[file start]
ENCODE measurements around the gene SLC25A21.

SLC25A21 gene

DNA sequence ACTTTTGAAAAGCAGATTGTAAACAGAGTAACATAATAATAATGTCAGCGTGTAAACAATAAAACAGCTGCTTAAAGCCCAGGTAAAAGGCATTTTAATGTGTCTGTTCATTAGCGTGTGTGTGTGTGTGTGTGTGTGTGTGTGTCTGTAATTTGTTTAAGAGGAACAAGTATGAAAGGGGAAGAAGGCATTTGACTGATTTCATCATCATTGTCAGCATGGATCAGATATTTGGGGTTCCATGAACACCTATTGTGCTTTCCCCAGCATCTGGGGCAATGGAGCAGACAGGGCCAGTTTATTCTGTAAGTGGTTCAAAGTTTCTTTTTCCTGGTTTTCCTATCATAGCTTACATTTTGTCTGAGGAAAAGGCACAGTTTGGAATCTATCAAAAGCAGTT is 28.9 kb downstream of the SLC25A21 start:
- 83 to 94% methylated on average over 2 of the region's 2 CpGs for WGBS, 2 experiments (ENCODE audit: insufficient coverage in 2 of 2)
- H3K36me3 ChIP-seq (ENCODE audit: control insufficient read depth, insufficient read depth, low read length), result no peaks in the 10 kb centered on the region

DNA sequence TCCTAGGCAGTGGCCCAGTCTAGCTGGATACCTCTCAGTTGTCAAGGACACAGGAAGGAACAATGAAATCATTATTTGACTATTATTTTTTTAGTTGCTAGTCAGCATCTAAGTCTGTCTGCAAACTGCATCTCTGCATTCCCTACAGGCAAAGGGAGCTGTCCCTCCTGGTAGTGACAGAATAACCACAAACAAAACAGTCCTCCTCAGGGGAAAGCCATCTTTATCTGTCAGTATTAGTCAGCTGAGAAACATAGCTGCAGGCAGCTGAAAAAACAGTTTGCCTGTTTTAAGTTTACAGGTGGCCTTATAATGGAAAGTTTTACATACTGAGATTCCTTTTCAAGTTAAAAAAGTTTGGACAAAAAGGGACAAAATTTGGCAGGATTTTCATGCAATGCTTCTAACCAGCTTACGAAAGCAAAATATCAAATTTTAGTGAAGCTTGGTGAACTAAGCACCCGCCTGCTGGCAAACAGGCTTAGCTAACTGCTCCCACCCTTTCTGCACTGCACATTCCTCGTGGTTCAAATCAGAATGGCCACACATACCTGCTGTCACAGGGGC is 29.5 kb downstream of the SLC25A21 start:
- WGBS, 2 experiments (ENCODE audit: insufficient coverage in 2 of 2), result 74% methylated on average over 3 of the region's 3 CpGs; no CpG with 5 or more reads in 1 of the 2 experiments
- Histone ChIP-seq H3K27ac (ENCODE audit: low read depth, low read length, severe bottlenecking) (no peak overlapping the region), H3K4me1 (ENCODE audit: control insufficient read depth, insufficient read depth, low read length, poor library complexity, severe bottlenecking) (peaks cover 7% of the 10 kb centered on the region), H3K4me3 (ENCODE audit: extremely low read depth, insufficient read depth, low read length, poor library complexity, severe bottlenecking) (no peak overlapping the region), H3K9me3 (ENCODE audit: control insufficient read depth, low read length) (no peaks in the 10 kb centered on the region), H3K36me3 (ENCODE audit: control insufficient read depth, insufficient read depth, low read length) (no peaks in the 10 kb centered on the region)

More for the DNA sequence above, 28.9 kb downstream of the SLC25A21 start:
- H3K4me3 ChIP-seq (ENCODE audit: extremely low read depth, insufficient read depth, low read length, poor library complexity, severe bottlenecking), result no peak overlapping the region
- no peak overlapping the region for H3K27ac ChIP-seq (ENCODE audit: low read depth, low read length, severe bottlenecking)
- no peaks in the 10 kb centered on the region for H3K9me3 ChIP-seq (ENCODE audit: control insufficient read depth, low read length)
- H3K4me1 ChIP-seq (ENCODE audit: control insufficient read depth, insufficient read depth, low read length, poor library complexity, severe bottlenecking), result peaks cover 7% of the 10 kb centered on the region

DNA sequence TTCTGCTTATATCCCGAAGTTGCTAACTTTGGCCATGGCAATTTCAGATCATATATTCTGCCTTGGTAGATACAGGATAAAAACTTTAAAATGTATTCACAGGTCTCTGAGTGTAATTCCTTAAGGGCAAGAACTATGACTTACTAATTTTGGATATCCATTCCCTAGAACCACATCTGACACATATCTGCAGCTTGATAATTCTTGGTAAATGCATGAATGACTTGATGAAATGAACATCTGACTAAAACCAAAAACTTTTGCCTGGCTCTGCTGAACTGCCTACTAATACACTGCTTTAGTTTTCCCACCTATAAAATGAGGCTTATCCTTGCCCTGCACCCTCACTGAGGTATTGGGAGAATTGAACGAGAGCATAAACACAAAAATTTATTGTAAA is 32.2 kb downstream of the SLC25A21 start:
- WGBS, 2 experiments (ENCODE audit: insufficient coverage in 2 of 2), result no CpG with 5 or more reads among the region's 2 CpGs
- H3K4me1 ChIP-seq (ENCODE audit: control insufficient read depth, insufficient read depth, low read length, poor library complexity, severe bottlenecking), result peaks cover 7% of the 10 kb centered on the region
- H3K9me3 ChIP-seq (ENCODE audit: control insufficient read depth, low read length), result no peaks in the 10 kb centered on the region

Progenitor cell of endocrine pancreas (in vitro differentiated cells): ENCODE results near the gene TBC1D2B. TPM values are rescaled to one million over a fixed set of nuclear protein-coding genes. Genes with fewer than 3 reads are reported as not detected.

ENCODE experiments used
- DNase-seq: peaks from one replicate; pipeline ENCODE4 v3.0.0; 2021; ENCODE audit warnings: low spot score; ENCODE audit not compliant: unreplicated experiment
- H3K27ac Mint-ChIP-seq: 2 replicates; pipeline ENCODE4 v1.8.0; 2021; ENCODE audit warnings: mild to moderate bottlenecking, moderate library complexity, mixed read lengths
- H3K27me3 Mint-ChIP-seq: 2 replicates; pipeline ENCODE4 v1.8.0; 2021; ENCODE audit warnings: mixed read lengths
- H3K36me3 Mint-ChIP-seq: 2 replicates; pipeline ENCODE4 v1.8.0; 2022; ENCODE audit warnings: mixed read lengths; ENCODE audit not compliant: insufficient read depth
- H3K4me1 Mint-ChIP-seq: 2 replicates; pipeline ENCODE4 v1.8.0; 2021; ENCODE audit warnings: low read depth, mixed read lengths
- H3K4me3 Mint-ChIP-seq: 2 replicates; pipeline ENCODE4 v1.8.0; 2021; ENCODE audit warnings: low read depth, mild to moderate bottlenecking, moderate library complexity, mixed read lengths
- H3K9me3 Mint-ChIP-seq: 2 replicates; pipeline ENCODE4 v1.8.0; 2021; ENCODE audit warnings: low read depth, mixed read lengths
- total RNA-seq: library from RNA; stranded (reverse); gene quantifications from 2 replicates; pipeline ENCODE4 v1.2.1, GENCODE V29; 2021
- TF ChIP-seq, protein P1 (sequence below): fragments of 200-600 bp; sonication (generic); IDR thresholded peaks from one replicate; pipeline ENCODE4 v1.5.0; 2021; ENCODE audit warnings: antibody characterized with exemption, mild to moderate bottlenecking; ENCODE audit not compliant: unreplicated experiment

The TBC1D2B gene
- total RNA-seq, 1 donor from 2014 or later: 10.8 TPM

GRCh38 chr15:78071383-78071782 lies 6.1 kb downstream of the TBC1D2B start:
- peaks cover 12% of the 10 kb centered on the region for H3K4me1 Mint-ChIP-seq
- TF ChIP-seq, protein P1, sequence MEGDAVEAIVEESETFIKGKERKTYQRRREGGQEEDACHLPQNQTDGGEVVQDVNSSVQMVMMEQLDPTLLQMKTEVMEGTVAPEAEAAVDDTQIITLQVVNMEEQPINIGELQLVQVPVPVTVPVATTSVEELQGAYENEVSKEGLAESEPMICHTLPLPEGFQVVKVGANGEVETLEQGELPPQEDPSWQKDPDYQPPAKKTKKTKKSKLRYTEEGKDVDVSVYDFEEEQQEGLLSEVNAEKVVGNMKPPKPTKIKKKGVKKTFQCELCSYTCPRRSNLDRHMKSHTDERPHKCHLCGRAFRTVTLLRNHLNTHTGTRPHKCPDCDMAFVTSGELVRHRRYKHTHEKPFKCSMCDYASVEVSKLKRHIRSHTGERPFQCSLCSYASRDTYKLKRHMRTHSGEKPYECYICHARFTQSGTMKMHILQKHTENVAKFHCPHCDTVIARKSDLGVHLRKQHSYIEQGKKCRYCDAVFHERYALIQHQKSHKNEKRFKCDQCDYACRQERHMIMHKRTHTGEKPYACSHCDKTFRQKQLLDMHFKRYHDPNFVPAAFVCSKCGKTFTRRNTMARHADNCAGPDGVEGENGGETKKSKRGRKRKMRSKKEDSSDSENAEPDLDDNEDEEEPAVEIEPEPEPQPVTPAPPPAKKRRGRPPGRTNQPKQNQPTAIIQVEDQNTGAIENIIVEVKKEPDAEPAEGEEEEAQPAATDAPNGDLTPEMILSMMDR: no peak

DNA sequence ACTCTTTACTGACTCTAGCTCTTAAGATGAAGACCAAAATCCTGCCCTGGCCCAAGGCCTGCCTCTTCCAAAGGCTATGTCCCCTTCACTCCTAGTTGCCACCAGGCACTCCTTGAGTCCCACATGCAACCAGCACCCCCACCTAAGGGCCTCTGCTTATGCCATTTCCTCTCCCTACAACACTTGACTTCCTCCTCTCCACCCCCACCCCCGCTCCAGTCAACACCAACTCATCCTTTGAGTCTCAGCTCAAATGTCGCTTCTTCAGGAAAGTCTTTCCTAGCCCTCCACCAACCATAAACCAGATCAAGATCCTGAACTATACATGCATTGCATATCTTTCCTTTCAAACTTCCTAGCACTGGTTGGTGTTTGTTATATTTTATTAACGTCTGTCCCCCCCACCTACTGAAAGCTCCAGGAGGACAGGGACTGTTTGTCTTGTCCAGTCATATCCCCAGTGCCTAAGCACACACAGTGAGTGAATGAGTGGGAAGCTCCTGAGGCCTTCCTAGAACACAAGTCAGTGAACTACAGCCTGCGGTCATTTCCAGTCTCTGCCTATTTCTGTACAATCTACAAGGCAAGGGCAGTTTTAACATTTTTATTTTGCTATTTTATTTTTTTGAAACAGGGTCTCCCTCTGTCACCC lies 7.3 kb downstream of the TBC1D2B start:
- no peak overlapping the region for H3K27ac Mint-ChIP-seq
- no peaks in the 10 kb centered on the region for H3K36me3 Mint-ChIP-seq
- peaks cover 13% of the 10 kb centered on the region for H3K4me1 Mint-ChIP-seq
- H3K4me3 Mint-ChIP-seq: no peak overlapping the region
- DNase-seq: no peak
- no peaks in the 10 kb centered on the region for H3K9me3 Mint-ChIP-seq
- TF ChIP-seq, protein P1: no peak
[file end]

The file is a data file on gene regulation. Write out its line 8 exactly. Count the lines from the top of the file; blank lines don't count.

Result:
- Histone ChIP-seq H3K27ac (ENCODE audit: low read depth, low read length, severe bottlenecking) (no peak overlapping the region), H3K4me1 (ENCODE audit: control insufficient read depth, insufficient read depth, low read length, poor library complexity, severe bottlenecking) (peaks cover 7% of the 10 kb centered on the region), H3K4me3 (ENCODE audit: extremely low read depth, insufficient read depth, low read length, poor library complexity, severe bottlenecking) (no peak overlapping the region), H3K9me3 (ENCODE audit: control insufficient read depth, low read length) (no peaks in the 10 kb centered on the region), H3K36me3 (ENCODE audit: control insufficient read depth, insufficient read depth, low read length) (no peaks in the 10 kb centered on the region)